The Washington Post has reported that evidence supports the policeman’s account of the shooting of Michael Brown, the unarmed teen in Ferguson, Mo. The story says:
Ferguson, Mo., police officer Darren Wilson and Michael Brown fought for control of the officer’s gun, and Wilson fatally shot the unarmed teenager after he moved toward the officer as they faced off in the street, according to interviews, news accounts and the full report of the St. Louis County autopsy of Brown’s body….
Some of the physical evidence — including blood spatter analysis, shell casings and ballistics tests — also supports Wilson’s account of the shooting, The Post’s sources said, which casts Brown as an aggressor who threatened the officer’s life. The sources spoke on the condition of anonymity because they are prohibited from publicly discussing the case.
The grand jury is expected to complete its deliberations next month over whether Wilson broke the law in confronting Brown, and the pending decision appears to be prompting the unofficial release of information about the case and what the jurors have been told.
We need of course to wait for the report from the Grand Jury, but police are already bracing for the rage if there is no indictment. After all, this is a case that triggered rioting and brought the Rev. Al Sharpton—the White House’s adviser on the events in Ferguson—and Attorney General Eric Holder to Ferguson. Instead of talking about the need to wait for evidence, Mr. Holder spoke bitterly about how even he had been stopped by the police (as, indeed, who hasn't at some point in life?)? Holder attributed his having been stopped to race and said he identified with the rioters.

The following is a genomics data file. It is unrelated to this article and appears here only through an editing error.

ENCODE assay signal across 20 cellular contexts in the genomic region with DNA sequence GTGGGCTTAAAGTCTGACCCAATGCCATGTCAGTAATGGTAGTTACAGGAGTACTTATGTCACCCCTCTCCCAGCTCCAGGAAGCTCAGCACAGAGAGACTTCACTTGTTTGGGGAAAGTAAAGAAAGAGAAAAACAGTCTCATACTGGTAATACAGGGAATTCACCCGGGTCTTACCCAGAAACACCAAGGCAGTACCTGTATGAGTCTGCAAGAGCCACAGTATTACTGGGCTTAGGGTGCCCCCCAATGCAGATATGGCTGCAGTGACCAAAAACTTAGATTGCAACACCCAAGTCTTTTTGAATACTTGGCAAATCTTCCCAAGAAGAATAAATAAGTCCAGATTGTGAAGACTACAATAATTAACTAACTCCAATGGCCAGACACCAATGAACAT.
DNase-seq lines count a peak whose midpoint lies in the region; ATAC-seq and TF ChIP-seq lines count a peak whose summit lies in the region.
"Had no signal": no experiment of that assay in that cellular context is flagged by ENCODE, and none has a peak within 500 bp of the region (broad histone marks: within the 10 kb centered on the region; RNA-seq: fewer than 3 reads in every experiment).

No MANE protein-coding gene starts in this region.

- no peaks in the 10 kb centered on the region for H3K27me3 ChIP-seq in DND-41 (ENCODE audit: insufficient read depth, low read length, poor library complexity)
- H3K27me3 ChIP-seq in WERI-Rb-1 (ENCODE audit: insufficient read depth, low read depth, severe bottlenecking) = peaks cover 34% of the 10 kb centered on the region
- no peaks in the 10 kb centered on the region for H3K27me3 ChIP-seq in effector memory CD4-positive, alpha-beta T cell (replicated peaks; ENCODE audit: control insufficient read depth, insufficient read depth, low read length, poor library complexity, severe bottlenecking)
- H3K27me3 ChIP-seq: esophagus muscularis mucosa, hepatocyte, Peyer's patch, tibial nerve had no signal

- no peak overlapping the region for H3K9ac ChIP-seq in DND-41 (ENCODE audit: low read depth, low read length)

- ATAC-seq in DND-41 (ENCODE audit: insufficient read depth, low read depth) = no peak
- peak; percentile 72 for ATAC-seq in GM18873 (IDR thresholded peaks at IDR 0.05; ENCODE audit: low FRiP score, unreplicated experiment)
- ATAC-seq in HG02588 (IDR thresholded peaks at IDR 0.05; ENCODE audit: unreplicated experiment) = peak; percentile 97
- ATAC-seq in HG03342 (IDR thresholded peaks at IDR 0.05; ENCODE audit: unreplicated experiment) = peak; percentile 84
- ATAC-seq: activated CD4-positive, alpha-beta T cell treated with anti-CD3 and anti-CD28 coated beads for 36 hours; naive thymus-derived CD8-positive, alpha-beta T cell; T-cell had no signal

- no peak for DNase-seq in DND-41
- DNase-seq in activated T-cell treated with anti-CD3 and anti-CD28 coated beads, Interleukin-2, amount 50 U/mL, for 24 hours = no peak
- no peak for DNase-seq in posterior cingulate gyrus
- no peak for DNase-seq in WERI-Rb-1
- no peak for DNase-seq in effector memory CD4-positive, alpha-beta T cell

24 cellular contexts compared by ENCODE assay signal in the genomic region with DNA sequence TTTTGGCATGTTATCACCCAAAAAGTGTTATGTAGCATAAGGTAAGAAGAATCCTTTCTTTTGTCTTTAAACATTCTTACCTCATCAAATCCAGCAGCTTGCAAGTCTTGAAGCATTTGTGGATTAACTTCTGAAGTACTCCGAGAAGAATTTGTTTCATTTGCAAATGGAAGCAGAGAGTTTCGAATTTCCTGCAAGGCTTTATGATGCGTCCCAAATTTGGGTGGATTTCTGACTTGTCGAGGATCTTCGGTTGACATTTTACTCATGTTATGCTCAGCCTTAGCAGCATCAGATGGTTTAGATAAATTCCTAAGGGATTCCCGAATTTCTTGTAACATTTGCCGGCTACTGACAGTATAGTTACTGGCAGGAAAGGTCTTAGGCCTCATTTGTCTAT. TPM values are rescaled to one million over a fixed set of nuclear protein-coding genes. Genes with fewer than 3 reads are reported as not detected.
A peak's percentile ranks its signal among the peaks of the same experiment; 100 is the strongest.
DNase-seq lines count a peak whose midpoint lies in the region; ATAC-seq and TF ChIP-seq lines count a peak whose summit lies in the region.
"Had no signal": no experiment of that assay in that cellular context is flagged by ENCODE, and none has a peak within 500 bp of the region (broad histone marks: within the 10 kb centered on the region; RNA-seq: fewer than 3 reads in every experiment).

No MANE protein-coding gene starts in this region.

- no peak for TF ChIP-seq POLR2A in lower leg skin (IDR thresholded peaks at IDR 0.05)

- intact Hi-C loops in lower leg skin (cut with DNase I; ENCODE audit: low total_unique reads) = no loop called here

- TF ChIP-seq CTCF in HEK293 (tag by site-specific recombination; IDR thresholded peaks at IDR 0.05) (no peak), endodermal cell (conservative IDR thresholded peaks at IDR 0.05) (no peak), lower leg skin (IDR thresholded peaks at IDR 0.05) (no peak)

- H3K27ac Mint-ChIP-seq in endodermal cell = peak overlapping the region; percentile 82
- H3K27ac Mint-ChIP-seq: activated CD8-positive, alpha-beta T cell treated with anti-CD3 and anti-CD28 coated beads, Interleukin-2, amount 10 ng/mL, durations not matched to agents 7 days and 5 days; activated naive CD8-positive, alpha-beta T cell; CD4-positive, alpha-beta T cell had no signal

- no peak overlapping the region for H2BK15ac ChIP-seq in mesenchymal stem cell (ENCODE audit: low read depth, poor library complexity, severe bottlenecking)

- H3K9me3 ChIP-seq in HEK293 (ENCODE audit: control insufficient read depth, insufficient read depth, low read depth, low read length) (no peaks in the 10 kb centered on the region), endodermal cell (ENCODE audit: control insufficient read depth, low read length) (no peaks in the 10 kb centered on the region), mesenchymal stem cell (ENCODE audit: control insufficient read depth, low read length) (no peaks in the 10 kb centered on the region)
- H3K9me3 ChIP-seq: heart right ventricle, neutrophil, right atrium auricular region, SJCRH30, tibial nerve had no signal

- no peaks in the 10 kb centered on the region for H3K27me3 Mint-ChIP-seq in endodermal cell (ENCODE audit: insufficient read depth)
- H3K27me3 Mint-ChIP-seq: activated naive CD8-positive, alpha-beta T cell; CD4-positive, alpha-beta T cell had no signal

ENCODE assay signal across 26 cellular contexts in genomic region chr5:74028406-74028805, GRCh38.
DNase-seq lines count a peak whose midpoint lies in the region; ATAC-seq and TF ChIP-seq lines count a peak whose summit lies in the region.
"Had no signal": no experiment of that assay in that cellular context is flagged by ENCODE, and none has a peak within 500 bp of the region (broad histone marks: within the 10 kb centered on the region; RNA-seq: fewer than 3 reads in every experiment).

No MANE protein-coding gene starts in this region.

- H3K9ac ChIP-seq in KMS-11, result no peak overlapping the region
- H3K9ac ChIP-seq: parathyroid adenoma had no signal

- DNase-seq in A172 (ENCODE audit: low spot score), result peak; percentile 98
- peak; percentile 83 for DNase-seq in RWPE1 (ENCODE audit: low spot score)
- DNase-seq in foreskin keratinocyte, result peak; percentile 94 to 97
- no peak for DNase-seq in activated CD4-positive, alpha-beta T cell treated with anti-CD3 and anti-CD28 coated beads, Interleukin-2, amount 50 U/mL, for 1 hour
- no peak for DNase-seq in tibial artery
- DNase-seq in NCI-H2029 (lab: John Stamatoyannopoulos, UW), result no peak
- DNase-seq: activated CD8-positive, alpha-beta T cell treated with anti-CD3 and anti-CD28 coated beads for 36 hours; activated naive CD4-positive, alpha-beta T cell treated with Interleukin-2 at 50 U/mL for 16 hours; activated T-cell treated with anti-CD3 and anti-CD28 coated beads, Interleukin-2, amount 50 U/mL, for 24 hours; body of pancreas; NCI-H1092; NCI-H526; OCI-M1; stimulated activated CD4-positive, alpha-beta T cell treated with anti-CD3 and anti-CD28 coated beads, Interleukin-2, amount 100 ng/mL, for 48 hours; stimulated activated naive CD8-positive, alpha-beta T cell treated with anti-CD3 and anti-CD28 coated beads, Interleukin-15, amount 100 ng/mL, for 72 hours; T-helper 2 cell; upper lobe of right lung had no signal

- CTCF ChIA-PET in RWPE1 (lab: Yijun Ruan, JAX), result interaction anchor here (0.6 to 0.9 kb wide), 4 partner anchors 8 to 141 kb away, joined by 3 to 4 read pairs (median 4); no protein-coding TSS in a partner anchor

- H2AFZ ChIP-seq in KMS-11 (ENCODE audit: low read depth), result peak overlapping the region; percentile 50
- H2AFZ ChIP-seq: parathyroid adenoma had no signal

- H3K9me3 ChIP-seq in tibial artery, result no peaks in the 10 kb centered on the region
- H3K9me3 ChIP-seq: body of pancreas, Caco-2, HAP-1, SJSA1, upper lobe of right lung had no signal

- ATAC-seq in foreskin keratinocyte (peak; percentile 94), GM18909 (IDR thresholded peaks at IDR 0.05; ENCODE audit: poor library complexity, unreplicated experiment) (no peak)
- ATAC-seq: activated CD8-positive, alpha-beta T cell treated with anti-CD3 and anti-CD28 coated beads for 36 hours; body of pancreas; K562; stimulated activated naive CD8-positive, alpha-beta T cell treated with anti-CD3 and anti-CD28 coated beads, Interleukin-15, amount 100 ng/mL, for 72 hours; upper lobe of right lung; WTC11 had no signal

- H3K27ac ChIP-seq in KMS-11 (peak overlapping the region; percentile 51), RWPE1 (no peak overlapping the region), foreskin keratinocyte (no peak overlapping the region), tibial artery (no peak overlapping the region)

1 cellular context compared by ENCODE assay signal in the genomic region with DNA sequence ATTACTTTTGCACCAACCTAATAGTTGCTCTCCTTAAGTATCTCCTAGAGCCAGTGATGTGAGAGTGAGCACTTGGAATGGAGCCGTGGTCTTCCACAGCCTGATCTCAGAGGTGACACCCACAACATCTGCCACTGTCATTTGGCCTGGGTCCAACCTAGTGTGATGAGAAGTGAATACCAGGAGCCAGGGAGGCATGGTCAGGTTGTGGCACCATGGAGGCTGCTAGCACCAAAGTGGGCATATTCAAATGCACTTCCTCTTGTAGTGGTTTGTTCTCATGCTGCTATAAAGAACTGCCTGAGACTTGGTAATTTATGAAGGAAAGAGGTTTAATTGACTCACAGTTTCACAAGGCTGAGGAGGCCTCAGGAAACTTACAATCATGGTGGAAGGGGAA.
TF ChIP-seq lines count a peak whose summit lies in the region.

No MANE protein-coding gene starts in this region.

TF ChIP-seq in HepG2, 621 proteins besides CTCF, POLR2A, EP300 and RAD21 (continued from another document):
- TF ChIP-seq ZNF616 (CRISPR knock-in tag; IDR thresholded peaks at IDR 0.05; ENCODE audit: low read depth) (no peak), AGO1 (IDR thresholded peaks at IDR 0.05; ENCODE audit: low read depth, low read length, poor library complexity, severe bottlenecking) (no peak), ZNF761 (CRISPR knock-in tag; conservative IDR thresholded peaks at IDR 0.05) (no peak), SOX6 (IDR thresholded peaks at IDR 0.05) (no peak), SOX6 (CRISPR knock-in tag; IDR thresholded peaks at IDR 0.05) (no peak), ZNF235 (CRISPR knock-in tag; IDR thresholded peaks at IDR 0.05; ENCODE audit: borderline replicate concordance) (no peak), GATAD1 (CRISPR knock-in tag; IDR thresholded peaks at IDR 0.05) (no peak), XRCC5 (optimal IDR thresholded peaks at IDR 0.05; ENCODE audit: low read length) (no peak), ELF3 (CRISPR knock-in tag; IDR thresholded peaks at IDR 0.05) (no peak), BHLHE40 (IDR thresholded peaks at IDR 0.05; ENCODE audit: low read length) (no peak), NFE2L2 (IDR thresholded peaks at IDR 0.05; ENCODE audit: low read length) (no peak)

President Obama even mentioned Ferguson in a speech at the United Nations as an example that “yes, we have our own racial and ethnic tensions.”
This is a low point for race relations in the U.S. and that is one of the many disappointments of President Obama’s tenure. As the first African American president, he could have done much to bring us together. He has not done that–indeed, he has used race (or class or money–whatever tool is at hand) to pull us apart.
The new cry, coming from Cornell West and others, is that only an open jury trial can satisfy the crowds.
But it is not in our legal system to hold such a trial without an indictment. Also, I imagine that the opportunists see more—well—opportunity in a trial. There is the possibility of a jury's feeling that it must convict to avoid further rioting and, at the very least, an issue to keep the Al Sharptons of this world in the limelight.
In the event that there is no indictment, the constitution lawyer in the White House could do a great deal to publicly stand up for American justice.
Don’t hold your breath.